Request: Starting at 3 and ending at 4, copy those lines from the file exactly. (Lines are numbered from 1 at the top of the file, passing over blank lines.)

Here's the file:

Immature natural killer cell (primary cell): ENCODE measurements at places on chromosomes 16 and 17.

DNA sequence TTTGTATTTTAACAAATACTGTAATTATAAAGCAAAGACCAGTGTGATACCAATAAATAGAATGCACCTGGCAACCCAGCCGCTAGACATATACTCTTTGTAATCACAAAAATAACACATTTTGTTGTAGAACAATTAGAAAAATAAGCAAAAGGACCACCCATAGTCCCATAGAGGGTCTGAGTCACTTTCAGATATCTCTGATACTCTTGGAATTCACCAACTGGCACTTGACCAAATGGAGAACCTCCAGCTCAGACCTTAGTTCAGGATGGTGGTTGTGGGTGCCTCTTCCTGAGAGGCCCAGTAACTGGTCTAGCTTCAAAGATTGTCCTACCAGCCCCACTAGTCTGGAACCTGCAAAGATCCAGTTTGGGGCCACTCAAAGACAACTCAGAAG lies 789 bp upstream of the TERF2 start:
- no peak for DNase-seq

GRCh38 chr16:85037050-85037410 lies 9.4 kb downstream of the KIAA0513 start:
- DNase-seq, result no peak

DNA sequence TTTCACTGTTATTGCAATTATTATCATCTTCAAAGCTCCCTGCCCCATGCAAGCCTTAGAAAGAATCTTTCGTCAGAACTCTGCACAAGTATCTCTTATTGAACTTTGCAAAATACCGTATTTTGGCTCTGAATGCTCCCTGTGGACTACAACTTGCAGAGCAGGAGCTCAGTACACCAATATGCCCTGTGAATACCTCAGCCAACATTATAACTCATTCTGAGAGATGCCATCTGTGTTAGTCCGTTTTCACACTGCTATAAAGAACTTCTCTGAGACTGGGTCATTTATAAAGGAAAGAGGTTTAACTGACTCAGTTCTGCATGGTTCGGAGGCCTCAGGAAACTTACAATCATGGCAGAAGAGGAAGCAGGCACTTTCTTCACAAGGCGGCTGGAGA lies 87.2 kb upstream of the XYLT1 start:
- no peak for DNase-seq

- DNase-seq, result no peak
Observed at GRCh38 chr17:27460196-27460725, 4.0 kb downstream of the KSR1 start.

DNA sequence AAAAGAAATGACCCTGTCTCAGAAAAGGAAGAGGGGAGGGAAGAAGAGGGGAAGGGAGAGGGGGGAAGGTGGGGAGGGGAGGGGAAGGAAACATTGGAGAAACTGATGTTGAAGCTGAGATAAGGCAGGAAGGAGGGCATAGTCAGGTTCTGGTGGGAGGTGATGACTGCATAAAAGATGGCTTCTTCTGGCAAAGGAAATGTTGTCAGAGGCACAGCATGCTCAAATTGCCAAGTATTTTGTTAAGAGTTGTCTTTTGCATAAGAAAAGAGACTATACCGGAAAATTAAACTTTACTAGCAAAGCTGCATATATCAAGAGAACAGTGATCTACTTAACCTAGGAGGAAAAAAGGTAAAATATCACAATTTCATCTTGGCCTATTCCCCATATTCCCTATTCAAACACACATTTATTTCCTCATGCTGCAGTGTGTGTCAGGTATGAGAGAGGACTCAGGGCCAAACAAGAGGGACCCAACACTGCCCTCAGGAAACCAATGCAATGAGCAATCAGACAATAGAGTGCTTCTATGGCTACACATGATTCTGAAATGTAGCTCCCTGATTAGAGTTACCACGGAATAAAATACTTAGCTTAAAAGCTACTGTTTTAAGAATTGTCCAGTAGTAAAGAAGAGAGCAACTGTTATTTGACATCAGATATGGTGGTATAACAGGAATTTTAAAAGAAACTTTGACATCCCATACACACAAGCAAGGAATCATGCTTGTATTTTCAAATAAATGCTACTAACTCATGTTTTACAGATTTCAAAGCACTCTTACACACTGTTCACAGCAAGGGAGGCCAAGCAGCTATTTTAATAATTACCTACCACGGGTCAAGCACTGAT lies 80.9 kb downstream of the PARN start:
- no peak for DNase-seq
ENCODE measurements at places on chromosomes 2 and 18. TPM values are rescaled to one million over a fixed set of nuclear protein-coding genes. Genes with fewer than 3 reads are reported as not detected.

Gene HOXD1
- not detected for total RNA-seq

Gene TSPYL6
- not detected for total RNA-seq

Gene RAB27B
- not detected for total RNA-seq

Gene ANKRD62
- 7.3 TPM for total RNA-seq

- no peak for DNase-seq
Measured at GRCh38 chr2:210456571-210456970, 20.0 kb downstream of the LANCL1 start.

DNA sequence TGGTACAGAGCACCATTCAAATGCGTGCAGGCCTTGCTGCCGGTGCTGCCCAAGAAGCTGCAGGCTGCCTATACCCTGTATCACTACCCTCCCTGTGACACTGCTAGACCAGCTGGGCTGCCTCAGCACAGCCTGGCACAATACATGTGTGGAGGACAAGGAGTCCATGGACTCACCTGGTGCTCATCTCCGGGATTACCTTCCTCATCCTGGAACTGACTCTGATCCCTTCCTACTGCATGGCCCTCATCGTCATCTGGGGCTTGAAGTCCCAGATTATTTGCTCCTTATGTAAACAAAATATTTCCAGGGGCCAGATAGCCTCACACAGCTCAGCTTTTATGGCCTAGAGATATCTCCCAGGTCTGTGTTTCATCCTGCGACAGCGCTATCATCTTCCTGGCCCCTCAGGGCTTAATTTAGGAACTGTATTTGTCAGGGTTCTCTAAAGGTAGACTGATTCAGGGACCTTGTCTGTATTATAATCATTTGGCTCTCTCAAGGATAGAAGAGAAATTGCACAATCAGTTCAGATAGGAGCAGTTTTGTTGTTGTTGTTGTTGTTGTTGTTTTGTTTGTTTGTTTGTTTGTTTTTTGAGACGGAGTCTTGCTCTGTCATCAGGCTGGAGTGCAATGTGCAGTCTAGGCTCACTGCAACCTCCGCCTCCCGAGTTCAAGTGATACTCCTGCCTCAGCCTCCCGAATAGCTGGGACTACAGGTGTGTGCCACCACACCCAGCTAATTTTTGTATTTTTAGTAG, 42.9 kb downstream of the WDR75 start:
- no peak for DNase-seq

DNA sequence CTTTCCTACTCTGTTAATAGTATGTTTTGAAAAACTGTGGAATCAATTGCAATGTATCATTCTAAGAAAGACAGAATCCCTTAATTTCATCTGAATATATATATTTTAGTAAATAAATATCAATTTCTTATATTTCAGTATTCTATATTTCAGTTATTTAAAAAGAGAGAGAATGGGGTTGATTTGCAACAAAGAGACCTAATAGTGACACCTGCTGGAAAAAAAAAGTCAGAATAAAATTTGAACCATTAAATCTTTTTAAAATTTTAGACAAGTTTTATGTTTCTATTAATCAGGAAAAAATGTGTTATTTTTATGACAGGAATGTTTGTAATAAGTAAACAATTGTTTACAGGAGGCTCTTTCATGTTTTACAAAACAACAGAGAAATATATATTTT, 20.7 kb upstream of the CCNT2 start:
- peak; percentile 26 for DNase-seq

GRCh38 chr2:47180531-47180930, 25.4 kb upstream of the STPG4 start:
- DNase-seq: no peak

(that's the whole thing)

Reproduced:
- no peak for DNase-seq

GRCh38 chr16:85037050-85037410 lies 9.4 kb downstream of the KIAA0513 start: